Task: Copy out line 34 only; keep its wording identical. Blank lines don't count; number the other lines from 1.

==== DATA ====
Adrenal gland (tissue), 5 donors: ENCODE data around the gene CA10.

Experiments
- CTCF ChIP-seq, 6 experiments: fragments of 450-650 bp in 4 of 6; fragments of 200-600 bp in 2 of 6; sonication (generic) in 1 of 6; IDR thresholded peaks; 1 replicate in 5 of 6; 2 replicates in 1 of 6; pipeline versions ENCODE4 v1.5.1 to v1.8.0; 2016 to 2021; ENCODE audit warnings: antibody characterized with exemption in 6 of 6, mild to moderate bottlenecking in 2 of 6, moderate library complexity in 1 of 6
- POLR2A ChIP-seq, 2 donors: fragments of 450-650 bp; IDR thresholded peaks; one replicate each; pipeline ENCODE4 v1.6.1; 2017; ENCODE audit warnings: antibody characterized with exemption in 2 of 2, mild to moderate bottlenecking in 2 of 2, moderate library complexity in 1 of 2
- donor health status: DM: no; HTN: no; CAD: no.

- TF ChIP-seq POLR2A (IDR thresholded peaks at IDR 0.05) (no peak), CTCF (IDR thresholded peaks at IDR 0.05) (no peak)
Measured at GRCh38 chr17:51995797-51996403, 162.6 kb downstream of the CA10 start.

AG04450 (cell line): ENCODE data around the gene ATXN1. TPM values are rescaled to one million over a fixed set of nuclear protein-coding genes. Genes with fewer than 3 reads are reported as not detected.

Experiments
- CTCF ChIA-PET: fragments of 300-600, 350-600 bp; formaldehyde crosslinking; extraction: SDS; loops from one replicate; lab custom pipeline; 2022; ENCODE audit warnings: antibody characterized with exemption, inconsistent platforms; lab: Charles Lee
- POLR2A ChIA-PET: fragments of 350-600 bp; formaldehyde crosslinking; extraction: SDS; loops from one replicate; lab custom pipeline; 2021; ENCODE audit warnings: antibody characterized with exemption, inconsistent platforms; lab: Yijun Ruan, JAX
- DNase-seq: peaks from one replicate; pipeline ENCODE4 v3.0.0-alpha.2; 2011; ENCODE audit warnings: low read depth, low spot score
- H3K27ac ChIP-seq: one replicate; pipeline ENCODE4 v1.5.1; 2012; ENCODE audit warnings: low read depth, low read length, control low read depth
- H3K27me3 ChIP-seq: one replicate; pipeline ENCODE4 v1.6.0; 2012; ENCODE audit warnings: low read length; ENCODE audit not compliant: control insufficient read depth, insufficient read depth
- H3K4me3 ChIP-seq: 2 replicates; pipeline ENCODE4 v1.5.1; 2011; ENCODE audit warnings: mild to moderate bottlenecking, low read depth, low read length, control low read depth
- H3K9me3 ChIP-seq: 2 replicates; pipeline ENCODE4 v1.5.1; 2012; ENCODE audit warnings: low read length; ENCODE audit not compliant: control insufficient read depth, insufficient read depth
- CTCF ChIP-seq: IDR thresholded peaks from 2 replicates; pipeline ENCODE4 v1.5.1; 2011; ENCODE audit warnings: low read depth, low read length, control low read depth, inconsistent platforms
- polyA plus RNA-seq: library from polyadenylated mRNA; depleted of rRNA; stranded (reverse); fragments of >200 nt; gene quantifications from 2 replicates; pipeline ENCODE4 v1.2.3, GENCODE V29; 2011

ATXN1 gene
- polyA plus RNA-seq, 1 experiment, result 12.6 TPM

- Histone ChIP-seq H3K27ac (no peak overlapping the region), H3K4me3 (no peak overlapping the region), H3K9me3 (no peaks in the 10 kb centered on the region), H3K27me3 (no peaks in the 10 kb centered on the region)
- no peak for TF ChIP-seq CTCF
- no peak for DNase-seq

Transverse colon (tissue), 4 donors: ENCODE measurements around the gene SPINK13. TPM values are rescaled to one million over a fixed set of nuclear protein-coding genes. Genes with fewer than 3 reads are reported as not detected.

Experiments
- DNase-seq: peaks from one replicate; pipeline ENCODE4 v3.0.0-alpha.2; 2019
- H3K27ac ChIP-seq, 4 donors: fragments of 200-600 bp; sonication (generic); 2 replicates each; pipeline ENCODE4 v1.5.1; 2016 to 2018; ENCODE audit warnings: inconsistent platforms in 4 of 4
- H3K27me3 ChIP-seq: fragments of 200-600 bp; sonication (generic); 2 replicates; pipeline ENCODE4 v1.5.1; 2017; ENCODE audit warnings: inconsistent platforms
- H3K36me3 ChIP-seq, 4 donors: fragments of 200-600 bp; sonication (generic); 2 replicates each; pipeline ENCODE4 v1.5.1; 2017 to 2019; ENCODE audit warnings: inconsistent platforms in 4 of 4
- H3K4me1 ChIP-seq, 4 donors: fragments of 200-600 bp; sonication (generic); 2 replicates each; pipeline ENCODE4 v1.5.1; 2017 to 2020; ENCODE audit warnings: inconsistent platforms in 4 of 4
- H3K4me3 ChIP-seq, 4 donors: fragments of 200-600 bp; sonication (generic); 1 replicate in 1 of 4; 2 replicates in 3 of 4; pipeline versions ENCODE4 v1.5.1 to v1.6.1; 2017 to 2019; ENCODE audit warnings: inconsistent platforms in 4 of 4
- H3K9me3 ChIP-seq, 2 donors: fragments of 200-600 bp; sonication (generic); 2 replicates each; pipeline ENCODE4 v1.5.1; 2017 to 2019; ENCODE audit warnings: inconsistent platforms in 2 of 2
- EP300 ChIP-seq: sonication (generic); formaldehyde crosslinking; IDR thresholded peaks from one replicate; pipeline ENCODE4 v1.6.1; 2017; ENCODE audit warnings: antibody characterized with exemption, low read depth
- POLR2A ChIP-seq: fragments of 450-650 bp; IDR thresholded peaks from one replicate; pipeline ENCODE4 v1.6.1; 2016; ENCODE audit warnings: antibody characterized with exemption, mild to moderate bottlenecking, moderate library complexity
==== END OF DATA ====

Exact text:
- POLR2A ChIP-seq: fragments of 450-650 bp; IDR thresholded peaks from one replicate; pipeline ENCODE4 v1.6.1; 2016; ENCODE audit warnings: antibody characterized with exemption, mild to moderate bottlenecking, moderate library complexity